A Maryland county voted this week to keep a statue honoring Confederate soldiers on its courthouse lawn, spurring a protest outside the meeting that prompted officials to conclude the session early.
The “Talbot Boys” memorial has stood since 1916 on the lawn of the Talbot County Courthouse on Maryland’s Eastern Shore, erected more than half a century after the Civil War’s conclusion. It commemorates 84 soldiers from the county who fought for the Confederacy and is thought to be the only Confederate memorial on state property in Maryland.
A measure to remove the Talbot Boys was introduced earlier this summer amid nationwide demonstrations against Confederate imagery following the killing of George Floyd while in Minneapolis police custody. On Tuesday, sitting in the courthouse in Easton, yards from the memorial, the Talbot County Council voted 3 to 2 to keep the statue in the same place it has stood for 104 years.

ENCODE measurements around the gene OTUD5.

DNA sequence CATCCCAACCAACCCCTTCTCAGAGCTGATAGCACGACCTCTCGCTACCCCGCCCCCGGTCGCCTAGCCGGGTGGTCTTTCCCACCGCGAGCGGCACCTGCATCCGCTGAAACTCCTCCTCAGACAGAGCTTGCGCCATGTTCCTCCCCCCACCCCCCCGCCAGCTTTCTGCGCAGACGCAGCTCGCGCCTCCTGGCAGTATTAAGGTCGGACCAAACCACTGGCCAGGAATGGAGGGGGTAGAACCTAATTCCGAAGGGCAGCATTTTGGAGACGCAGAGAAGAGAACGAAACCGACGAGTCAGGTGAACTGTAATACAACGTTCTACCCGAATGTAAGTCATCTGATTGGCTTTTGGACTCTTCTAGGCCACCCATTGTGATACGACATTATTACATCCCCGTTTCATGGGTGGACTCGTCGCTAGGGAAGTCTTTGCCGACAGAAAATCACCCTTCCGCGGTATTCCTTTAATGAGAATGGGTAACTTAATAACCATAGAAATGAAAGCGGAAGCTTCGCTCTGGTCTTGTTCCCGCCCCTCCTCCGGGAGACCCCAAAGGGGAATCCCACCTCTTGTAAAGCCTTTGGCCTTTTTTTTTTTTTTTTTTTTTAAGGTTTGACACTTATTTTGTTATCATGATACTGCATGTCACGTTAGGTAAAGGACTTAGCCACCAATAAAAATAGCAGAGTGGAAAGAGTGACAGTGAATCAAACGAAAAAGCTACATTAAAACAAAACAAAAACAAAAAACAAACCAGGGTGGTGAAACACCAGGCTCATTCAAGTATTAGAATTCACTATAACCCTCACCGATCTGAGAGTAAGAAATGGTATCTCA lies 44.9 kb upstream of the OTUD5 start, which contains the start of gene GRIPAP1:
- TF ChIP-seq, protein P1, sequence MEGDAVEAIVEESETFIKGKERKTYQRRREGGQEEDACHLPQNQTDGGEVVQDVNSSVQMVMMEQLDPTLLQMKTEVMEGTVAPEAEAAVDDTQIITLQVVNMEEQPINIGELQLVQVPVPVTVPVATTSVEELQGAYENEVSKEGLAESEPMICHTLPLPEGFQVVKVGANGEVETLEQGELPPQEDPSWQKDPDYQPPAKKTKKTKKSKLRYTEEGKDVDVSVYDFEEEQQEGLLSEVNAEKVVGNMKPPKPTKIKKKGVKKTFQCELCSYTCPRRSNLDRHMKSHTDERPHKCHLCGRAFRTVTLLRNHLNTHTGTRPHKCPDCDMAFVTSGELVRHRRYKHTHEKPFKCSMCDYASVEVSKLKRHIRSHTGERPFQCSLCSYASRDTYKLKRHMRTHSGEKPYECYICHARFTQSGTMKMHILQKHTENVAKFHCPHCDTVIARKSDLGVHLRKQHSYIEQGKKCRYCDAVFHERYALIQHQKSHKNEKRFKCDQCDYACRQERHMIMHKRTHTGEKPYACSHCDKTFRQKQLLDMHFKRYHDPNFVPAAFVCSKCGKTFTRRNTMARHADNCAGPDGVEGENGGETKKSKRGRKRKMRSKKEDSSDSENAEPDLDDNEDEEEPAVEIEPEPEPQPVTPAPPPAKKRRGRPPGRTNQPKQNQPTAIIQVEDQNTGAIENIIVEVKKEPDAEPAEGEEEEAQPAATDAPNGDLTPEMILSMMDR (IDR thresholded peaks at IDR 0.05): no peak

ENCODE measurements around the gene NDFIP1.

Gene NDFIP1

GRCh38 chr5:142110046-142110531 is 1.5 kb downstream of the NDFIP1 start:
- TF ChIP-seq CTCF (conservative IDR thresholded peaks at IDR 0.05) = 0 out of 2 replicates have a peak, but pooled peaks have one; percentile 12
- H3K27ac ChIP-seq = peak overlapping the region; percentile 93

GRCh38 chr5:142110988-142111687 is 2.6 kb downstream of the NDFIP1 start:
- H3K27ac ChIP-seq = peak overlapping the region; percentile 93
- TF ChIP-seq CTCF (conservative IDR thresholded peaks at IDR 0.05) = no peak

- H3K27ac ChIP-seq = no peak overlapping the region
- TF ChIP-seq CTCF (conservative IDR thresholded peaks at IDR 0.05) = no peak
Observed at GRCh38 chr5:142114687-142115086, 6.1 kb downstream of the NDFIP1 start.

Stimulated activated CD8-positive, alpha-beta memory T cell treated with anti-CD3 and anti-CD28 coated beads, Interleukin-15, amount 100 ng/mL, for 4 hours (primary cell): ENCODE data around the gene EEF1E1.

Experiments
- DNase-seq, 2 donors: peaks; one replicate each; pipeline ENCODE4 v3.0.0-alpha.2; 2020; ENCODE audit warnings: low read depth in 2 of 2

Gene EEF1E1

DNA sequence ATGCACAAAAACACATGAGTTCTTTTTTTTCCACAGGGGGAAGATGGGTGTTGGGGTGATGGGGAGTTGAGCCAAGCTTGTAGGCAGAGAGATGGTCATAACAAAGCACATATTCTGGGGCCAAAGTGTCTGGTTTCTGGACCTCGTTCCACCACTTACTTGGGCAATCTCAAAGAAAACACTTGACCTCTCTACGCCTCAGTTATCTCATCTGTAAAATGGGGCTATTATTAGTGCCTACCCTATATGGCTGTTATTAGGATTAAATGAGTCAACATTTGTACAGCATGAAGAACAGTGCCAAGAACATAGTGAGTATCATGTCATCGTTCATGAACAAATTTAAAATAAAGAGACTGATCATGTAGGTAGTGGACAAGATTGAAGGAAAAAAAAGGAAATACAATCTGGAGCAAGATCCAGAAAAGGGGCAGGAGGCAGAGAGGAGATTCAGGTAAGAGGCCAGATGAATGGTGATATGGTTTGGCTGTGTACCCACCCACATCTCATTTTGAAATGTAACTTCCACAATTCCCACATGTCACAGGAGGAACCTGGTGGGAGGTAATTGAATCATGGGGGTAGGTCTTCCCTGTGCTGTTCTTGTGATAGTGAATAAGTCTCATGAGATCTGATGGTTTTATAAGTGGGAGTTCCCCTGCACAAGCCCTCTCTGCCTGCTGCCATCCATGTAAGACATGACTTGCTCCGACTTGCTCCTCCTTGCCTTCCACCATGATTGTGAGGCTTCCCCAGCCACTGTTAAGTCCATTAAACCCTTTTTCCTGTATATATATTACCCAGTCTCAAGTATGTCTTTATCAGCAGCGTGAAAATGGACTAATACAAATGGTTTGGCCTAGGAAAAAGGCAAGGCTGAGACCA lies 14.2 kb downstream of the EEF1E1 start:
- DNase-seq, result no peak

Talbot County Council President Corey W. Pack (R) said the vote was “disappointing.” He had voted against an attempt to remove the statue in 2015 but changed his mind and co-sponsored a resolution to remove it after Floyd’s killing.
“You shake your head,” he said. “You kind of hope that there will be another day. . . . I’m sure the statue will not go away.”
Richard Potter, president of the Talbot County branch of the NAACP and a longtime opponent of the statue, blamed the vote on “three racist council members” who attributed their votes to limited public input during the coronavirus pandemic.
“It’s a bunch of surface-level excuses that continue to uphold systemic racism in Talbot County,” he said.